Since the re-construction of the island's largest power station at Mari, and the implementation of widespread solar and wind energy, producing electrical power has not been a major problem for Cyprus. Gas and oil reserves in the sea south of the island, in an exclusive economic zone known as the Aphrodite field have also boosted the potential of the island to become a future exo-Russia energy source for the European Union.
I would, however, like to raise the following problem - energy storage is much more difficult than energy generation - ion batteries are an expensive method for storing a relatively small amount of electricity. Likewise, it is not very safe to store large amounts of oil and gas in one place (to produce electricity from), as these are a huge fire / explosion risk.
Why would we want to store energy? I argue that energy storage will be a HUGE factor in future energy security concerns worldwide, because -
- With stored energy, you can save it up and then use it at a later date when you really need it.
- With stored energy, you can gather it when it is cheap to produce, and then sell it later when it is expensive for others to buy.
- With SECURE storage energy (what I refer to as SSE), you have found a way to store lots and lots of energy without risk of fire / explosion / pollution, and you can use it whenever you want.
So how do we create SSE or Secure Storage Energy?
A relatively basic concept in energy storage exists in the form of Pumped Storage Hydroelectricity (PSH) - which involves pumping water up to a reservoir at the top of a mountain (preferably at times when electricity for the pumps is cheapest). To make this worthwhile, you would pump literally billions of tons of water over time into that mountain reservoir, and also take advantage of free rainfall to help the job.
Then - well that's the hard bit done! The reservoir now has a huge force contained within it - called gravitational potential energy. Simply release some of the water downhill through siphons - the water drives hydro-electric pumps which create new electricity.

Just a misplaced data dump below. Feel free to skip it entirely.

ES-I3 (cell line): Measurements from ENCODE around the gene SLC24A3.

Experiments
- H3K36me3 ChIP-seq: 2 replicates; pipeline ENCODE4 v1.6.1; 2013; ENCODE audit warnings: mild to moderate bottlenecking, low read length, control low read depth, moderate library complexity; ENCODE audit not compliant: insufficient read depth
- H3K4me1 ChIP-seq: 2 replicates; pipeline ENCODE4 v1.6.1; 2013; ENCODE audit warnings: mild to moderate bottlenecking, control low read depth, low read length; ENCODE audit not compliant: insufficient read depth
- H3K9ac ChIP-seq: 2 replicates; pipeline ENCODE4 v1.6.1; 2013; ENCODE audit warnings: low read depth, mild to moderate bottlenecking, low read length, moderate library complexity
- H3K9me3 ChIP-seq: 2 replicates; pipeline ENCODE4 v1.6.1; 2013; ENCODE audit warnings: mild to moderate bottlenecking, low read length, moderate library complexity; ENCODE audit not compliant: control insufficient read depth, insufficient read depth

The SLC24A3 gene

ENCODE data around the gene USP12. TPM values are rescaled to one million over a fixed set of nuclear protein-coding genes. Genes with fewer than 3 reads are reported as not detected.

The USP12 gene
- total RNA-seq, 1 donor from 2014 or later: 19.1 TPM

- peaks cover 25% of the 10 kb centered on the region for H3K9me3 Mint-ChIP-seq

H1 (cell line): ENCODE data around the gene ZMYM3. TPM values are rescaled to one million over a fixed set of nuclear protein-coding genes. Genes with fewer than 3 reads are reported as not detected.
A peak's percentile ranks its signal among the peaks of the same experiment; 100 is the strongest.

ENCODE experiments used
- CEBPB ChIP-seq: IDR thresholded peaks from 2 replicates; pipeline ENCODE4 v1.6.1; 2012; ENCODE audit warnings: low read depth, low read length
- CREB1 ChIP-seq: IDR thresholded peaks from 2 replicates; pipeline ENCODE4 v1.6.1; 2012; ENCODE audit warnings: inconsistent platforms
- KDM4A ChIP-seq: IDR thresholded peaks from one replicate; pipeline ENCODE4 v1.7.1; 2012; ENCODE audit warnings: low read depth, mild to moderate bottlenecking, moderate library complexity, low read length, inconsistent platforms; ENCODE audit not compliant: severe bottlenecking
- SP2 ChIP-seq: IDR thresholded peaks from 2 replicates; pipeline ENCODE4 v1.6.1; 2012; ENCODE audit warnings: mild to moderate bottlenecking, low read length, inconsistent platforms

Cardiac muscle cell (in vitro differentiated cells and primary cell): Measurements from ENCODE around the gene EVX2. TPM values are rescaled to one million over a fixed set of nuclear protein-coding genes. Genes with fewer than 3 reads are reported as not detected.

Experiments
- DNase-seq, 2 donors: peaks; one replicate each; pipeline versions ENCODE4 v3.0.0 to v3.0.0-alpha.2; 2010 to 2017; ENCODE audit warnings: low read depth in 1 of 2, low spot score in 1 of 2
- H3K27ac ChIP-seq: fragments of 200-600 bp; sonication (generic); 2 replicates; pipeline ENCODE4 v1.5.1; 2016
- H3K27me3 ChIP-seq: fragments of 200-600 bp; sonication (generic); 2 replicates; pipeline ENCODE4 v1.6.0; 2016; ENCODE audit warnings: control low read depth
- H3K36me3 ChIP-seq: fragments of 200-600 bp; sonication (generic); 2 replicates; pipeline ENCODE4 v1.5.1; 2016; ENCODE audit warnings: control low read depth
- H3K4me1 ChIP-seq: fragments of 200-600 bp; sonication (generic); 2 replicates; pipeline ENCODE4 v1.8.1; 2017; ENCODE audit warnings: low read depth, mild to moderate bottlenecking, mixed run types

As a mountainous country, Cyprus should consider Secured Storage Energy as part of its long term energy security plans.
In winter, rainfall and cheap water can be collected by the Government in low-altitude reservoirs, which is then pumped uphill in summer when solar energy input reduces state energy prices.
For security reasons, Cyprus should consider building or modifying two strategic networks of SSE water hydro-electric reservoirs distributed across the Troodos mountains. Since these reservoirs are filled with water, they actually serve two separate storage purposes for the price of one - an energy stockpile and a water stockpile.
In an emergency, Cyprus could potentially generate an independent supply of electricity in the megawatts for several days - a situation that would have been useful during the Evangelos Florakis naval base explosion of July 2011, which knocked out the adjacent power plant.
Alternatively, Cyprus could generate an electricity surplus for export via cable to Israel, Turkey or even Greece - electrical cables placed undersea are far easier to implement than gas pipelines. She would simply store up lots of water in her uphill reservoirs during heavy rain / snow, or when electricity transfer costs are cheap. She would then generate hydro-electric energy when foreign demand for electricity export made the venture most profitable.
The future of Cyprus' energy bonanza is promising but uncertain. Solar power is plentiful to collect, but still expensive to implement. Wind power again is plentiful but involves expensive moving part which wear out. And as for hydrocarbons, we cannot rule out further acts of interference by Turkey in what may or may not turn out to be a pie she has no fingers in. The only thing that can be certain for Cyprus is that she will need the strategic capacity to store energy in the thousands of megawatts in order to guarantee her national security and perhaps, just perhaps, make a new export product for profitable sale overseas.